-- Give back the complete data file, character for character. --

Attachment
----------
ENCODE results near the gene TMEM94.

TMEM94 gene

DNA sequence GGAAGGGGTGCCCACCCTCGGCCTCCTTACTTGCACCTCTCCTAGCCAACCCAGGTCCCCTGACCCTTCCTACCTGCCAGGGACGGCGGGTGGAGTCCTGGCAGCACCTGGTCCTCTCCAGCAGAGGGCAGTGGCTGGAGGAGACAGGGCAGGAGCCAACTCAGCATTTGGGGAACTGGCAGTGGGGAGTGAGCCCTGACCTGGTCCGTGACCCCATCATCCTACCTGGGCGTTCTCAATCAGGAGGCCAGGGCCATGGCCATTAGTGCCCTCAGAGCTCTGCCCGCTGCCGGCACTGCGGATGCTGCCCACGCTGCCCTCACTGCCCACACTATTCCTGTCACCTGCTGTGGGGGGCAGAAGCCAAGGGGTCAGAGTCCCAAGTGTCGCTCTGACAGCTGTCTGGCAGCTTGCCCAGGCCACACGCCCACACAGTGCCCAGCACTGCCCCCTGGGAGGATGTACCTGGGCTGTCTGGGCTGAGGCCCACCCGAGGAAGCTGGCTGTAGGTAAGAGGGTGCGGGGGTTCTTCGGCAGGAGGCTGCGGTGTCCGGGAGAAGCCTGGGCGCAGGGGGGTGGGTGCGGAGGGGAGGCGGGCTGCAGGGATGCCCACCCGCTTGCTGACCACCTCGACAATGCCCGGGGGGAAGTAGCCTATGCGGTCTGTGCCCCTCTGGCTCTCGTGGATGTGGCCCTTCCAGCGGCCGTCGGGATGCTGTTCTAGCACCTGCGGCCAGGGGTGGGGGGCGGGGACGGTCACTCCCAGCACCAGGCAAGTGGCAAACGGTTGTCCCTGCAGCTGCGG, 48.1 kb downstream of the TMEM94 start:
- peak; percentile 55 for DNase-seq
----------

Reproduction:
ENCODE results near the gene TMEM94.

TMEM94 gene

DNA sequence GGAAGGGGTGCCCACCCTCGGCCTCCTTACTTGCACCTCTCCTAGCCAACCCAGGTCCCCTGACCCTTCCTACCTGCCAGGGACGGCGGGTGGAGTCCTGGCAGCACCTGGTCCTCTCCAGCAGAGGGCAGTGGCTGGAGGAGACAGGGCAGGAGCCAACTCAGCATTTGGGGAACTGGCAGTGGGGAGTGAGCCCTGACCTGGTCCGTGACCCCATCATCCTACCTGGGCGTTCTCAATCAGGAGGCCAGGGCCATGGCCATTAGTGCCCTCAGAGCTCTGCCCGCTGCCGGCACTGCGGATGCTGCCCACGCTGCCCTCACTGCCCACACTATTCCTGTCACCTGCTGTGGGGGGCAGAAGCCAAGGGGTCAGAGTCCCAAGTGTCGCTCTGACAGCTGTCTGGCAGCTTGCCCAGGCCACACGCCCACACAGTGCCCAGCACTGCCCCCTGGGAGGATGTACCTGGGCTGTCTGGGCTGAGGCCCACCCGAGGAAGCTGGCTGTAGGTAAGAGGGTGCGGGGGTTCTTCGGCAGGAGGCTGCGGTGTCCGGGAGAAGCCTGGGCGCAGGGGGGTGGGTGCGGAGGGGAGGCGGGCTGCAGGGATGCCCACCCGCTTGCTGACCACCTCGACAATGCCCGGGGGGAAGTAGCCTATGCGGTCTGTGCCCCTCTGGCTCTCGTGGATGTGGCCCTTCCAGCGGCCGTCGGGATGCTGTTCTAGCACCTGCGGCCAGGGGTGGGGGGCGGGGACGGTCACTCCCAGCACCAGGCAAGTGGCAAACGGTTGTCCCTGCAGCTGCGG, 48.1 kb downstream of the TMEM94 start:
- peak; percentile 55 for DNase-seq